The Flow of Wonder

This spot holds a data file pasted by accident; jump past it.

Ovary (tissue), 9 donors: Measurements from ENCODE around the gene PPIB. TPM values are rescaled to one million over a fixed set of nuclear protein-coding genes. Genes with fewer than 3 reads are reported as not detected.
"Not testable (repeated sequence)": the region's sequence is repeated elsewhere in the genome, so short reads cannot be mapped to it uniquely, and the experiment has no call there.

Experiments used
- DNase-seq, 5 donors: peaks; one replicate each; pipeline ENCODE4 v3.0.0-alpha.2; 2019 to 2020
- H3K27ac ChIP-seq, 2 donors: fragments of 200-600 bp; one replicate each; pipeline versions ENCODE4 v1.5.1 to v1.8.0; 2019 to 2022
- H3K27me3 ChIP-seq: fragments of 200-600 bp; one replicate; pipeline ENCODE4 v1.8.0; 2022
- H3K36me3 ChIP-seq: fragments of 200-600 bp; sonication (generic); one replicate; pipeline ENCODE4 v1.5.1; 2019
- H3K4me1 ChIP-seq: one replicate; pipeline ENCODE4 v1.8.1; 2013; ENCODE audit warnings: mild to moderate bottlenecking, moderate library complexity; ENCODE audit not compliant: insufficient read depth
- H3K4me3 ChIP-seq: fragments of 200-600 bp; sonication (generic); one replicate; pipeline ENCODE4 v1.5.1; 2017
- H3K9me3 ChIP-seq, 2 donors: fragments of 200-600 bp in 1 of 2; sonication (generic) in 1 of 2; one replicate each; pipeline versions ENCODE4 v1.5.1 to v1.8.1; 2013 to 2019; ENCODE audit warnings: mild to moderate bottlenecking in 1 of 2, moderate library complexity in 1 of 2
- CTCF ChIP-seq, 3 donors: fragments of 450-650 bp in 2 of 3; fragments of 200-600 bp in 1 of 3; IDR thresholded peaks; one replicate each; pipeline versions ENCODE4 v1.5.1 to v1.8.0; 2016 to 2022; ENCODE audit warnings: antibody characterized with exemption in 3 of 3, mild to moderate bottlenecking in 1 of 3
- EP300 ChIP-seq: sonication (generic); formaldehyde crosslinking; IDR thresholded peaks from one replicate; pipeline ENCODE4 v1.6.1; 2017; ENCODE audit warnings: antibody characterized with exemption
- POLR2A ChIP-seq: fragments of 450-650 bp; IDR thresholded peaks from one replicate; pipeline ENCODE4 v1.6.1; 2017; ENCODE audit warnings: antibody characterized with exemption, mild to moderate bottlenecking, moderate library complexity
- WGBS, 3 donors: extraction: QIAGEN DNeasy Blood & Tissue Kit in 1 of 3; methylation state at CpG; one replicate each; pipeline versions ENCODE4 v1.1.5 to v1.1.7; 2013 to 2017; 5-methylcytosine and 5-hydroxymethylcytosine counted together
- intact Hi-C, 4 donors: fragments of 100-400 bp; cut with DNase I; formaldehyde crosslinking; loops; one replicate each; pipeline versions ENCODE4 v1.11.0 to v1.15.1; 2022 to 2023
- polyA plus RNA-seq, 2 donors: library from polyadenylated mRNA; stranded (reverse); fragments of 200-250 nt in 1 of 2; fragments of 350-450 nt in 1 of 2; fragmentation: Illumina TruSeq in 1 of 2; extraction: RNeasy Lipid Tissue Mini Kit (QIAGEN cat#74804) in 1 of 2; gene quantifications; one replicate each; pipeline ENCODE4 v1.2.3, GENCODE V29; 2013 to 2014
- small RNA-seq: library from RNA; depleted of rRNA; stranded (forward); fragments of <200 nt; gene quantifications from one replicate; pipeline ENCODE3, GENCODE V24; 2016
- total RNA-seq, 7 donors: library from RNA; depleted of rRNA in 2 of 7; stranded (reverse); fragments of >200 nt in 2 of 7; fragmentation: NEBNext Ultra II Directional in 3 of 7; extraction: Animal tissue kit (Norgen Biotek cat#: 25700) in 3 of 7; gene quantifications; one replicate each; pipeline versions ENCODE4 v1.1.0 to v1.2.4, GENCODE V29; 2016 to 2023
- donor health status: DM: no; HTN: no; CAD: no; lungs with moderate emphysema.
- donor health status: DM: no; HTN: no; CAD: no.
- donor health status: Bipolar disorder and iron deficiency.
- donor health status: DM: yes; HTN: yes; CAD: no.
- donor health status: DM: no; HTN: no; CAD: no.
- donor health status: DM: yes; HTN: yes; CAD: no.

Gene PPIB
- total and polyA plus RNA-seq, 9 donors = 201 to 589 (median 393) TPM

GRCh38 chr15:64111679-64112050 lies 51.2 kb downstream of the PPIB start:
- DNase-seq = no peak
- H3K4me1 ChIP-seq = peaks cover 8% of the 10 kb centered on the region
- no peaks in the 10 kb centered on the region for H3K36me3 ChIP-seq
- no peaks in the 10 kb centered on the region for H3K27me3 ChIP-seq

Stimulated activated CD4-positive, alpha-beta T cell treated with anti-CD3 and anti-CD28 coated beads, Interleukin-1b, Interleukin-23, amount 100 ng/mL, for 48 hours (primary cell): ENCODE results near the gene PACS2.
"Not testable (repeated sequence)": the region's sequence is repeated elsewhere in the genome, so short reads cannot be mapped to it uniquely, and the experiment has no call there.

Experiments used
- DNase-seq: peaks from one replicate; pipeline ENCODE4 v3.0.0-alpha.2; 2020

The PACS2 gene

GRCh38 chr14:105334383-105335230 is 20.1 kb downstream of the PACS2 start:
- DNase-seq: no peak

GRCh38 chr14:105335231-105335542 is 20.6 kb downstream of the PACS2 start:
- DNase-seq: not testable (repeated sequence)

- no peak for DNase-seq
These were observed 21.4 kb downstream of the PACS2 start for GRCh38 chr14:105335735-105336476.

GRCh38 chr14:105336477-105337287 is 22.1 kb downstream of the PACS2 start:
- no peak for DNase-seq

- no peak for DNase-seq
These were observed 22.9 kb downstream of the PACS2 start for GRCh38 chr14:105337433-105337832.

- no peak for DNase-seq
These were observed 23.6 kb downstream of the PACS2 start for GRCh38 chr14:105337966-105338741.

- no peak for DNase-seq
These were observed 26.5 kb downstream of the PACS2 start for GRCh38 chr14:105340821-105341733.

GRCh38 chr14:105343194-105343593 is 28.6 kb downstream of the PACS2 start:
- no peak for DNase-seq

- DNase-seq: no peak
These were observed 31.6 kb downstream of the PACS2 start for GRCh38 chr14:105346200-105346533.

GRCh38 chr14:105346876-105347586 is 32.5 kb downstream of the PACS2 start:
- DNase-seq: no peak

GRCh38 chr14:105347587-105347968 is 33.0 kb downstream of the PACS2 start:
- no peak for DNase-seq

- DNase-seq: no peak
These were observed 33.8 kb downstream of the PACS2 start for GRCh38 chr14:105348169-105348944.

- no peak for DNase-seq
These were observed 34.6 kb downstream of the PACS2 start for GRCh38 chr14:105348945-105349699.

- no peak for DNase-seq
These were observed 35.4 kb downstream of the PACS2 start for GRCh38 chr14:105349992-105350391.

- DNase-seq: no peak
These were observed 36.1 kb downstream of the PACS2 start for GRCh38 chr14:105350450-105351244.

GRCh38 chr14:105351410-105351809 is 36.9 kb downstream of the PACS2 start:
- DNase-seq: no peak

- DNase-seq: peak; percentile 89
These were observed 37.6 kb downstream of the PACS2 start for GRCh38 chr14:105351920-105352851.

A terrific collection showing Schofield’s rare ability to sort the strands of culture. The poems, variations on the sonnet form, are individually striking, emotionally complex. The sequence fuses several worlds—the Greek world that is happening now, archaic Greece (not a quoted world but lived in) of the islands and small villages—and, always, Schofield’s lost California past. Dennis Schmitz In the loose decasyllabic lines of The Flow of Wonder, the past flows into the immediate present in startling ways—Exodus into Cy Twombly, Odysseus into #MeToo, 1950s Fresno boyhood into Greek expat—as a restless consciousness shifts “beyond the personal” and into the political. In the undercurrent of these poems is a mind always engaging the world’s possibilities, “as if, as if as if,” a mind always struggling to pierce what’s “veiled.” Don Schofield crafts poems of deep pleasure and purpose, poems that insist upon the truth of “a single word.” Michael Waters In The Flow of Wonder, Don Schofield, despite being “always a stranger,” engages through degrees of belonging to the other, be it lover, country, past self, his daily surroundings, his readers, through art, memory, myth, biblical tales, with the speaker as himself and in persona poems. Schofield’s sonnets convey life experiences and color, from “hooks and bobbers” of his childhood in Fresno to decades later in Thessaloniki as he walks by the sea feeling weary and hearing “the silent axis of the broken world.” An expatriate, from country and love, he can relate to outsiders like Cassandra and the Syrian refugees landing on Greek shores. He lends his empathy and indignation to their voices. His poems, set against “the tide of loss, the thrust of fear,” seek a “habitat for love and emptiness.” “[T]he “journey,” he tells us, “is for love and nothing more,” a journey he makes through the writing of poems, considering the pains and lights of his life and the lives of others, difficult richnesses he crafts onto the page and brings to us.